How to Incorporate Speech Therapy into Your Child’s Day
Oct 24 2018
Parents play a critical role in their child’s speech development–even if their child is seeing a speech therapist. A speech-language pathologist, or “speech therapist,” can help your child overcome communication challenges, but it’s the work that’s done at home that truly makes a difference.
If your child is seeing a speech therapist, there are a number of ways you can incorporate speech therapy into your child’s day continue to nurture their language development.
Working with a Speech Therapist
The first step to incorporating speech therapy into your child’s day is to work closely with their speech therapist, who will provide at-home exercises, and advise on best practices for ensuring consistent improvement. A speech therapist will also
- Set language development goals;
- Design daily speech-building activities;
- Develop progress reports; and
- Determine next steps.
At Home Exercises
A speech therapist will provide a series of progressive exercises you can do with your child at home. These activities can be done at bathtime, during meal preparation, on fun field trips, and more. Establish a routine that incorporates both play time and a time for doing the exercises, and be sure to reinforce good speaking and communication habits with positive feedback. In addition to performing at-home exercises, it’s also important to encourage your child to speak and express themselves as often as possible. Here are some ways you can engender meaningful communication with your child throughout the day:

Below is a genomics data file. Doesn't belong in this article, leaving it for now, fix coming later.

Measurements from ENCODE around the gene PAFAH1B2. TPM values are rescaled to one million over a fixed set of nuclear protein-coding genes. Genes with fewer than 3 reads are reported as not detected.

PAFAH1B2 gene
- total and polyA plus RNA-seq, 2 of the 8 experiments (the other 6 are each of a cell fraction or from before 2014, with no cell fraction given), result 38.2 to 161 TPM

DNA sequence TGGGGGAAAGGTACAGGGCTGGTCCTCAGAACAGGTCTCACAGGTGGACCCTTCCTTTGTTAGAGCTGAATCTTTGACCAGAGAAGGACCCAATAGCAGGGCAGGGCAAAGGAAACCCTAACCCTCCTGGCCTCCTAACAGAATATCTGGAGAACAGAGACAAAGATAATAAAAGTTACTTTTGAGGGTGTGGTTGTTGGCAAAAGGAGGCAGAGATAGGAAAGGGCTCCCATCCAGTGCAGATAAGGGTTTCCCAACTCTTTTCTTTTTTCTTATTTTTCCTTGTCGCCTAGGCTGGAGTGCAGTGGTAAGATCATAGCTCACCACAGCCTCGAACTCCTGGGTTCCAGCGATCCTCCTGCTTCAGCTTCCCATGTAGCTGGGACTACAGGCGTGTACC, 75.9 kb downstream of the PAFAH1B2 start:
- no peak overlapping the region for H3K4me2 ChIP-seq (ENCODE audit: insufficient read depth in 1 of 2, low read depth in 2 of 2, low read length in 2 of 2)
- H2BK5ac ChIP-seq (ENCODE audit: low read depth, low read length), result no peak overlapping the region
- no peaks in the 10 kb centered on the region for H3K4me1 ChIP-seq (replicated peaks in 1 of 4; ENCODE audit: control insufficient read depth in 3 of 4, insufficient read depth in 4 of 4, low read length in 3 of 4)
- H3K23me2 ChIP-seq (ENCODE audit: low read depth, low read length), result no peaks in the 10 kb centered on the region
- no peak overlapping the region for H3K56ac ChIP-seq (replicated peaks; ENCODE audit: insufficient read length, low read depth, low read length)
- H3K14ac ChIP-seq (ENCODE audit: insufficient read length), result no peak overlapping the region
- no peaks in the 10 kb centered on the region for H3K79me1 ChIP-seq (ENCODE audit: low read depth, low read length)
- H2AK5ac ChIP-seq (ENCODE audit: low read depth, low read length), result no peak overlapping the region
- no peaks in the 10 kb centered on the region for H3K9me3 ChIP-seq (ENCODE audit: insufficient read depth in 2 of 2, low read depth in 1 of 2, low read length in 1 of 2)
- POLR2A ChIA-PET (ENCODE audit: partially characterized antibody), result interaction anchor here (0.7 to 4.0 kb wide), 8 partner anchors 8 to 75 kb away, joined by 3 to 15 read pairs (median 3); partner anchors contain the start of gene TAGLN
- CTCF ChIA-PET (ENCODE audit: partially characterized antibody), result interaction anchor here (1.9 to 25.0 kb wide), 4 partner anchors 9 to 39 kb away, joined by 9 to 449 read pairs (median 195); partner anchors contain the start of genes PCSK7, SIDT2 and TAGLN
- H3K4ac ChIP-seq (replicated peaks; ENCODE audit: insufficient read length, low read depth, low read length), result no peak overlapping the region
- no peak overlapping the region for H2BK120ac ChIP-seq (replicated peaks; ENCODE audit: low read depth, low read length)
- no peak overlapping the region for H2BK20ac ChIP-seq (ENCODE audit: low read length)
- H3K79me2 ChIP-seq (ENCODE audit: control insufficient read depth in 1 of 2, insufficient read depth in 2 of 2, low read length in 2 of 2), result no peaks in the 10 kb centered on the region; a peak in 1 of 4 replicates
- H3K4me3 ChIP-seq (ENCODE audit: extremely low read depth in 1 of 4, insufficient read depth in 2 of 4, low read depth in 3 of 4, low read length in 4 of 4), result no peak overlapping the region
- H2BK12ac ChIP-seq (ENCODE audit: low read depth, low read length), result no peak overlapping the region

- Ask open-ended questions: Ask your child questions that will help them use their vocabulary to describe objects and express their feelings. Avoid questions that can be answered with “yes” or “no,” but instead, ask them to describe what they see, what they are feeling, or what they are experiencing.
- Stay informed about what they’re learning in school: If your child is attending school, ask them about what they learned in class – explore the topics together and ask them questions about what they think and how they feel about what they are learning.
- Read together and ask questions about the story: Story time as an excellent opportunity to encourage communication. Ask your child what they like about the story, what they think is happening or is going to happen next. Asking questions like these also helps improve the child’s cognitive function, reasoning, memory, and problem solving skills.
- Listen: When your child is speaking, be sure to listen. Avoid firing off multiple questions, and allow your child to finish their stream of thought. Be patient if they have trouble finding words or articulating them.